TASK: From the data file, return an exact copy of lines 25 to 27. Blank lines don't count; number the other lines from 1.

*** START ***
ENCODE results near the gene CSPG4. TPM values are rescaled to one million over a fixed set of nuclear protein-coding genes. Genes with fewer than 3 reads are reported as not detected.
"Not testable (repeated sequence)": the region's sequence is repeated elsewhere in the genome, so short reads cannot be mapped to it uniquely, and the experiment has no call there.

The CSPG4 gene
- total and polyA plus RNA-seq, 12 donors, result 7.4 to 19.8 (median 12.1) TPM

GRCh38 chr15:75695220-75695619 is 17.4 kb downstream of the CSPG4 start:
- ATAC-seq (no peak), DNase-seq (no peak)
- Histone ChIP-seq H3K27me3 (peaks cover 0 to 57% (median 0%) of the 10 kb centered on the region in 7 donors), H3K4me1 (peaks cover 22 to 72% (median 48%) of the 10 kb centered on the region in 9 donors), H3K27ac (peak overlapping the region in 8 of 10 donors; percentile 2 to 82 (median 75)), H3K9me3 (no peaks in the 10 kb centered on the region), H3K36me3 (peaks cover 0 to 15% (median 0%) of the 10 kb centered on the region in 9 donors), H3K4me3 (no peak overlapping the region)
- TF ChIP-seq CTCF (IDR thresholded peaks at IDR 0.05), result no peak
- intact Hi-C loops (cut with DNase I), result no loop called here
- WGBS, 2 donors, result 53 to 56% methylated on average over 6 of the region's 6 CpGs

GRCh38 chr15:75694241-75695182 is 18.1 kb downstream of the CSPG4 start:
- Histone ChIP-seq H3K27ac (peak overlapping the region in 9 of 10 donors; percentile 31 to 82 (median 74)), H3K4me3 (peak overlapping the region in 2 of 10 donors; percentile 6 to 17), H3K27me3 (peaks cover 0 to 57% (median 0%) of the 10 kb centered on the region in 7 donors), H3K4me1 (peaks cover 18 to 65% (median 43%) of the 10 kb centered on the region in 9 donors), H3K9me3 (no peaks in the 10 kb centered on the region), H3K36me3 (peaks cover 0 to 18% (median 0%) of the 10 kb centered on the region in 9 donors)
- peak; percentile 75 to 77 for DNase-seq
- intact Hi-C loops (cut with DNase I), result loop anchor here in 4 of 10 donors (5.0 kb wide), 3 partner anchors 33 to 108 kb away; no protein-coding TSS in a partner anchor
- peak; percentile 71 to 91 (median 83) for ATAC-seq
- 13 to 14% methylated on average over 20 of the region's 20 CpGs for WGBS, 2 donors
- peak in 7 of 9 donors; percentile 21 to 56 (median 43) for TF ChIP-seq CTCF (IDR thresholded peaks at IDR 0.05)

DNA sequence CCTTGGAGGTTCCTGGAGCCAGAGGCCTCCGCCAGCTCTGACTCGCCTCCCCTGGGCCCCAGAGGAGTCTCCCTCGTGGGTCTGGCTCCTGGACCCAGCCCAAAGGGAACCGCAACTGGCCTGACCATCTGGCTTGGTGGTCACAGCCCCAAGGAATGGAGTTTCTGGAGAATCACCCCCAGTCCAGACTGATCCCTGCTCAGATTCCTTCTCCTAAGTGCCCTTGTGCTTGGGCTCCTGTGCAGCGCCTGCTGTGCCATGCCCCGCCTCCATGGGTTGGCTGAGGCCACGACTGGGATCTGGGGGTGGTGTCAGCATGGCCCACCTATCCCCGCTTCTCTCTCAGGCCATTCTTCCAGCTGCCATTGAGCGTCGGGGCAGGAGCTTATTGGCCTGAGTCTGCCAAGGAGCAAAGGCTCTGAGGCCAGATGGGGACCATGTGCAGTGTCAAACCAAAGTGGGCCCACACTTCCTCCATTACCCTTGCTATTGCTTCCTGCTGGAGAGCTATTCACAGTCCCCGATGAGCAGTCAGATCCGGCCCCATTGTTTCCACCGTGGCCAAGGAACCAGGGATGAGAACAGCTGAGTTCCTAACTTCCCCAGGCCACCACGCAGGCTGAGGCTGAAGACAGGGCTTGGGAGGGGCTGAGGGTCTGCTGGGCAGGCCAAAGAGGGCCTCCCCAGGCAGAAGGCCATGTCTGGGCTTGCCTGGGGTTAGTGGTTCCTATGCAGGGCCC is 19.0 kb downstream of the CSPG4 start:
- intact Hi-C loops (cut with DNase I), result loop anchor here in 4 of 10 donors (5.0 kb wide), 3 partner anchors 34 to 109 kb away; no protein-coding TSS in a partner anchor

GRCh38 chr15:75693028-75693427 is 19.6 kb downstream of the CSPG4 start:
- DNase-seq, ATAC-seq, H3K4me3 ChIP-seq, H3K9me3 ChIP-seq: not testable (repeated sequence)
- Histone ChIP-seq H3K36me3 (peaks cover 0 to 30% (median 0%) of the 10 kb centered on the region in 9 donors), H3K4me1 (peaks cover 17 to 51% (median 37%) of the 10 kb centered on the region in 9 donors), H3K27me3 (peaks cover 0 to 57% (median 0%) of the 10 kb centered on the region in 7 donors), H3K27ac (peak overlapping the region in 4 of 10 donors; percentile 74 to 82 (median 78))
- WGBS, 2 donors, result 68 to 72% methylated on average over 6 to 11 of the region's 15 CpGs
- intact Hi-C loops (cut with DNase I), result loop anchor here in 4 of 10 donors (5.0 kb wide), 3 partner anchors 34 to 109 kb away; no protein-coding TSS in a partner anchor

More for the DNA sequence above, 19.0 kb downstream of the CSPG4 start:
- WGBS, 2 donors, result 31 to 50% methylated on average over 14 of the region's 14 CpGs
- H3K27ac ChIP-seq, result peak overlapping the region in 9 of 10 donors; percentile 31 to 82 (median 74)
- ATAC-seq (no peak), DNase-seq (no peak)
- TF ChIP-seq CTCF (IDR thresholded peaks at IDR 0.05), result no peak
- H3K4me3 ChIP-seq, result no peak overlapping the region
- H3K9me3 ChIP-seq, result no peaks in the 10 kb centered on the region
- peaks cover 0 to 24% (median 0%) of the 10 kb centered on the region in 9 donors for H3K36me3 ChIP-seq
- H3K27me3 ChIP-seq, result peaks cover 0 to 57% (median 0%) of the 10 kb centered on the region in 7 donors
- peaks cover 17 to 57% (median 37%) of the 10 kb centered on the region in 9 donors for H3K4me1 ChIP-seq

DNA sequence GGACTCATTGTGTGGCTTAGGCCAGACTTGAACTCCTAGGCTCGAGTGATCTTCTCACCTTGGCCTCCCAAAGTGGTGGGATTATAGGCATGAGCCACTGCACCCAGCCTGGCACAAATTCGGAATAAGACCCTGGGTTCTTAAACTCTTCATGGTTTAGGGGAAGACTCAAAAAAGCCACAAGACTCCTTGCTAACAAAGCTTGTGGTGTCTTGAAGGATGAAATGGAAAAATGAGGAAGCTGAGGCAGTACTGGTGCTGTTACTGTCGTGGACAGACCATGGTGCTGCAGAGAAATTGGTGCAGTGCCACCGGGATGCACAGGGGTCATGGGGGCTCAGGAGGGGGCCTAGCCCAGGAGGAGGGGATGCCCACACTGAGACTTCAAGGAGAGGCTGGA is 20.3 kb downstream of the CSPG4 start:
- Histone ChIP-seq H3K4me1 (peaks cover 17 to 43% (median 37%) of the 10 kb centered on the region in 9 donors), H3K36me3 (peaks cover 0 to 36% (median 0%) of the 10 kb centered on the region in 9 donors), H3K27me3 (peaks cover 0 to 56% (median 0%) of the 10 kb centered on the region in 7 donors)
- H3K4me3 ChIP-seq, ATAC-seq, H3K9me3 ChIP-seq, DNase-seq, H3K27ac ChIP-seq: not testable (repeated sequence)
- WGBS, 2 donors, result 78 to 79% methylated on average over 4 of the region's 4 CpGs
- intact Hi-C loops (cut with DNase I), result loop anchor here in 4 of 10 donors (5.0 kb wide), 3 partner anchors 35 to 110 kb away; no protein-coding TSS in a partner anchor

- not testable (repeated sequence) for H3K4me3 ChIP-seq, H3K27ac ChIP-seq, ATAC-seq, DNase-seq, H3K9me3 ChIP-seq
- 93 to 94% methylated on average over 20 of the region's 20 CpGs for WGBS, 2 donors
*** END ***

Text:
More for the DNA sequence above, 19.0 kb downstream of the CSPG4 start:
- WGBS, 2 donors, result 31 to 50% methylated on average over 14 of the region's 14 CpGs
- H3K27ac ChIP-seq, result peak overlapping the region in 9 of 10 donors; percentile 31 to 82 (median 74)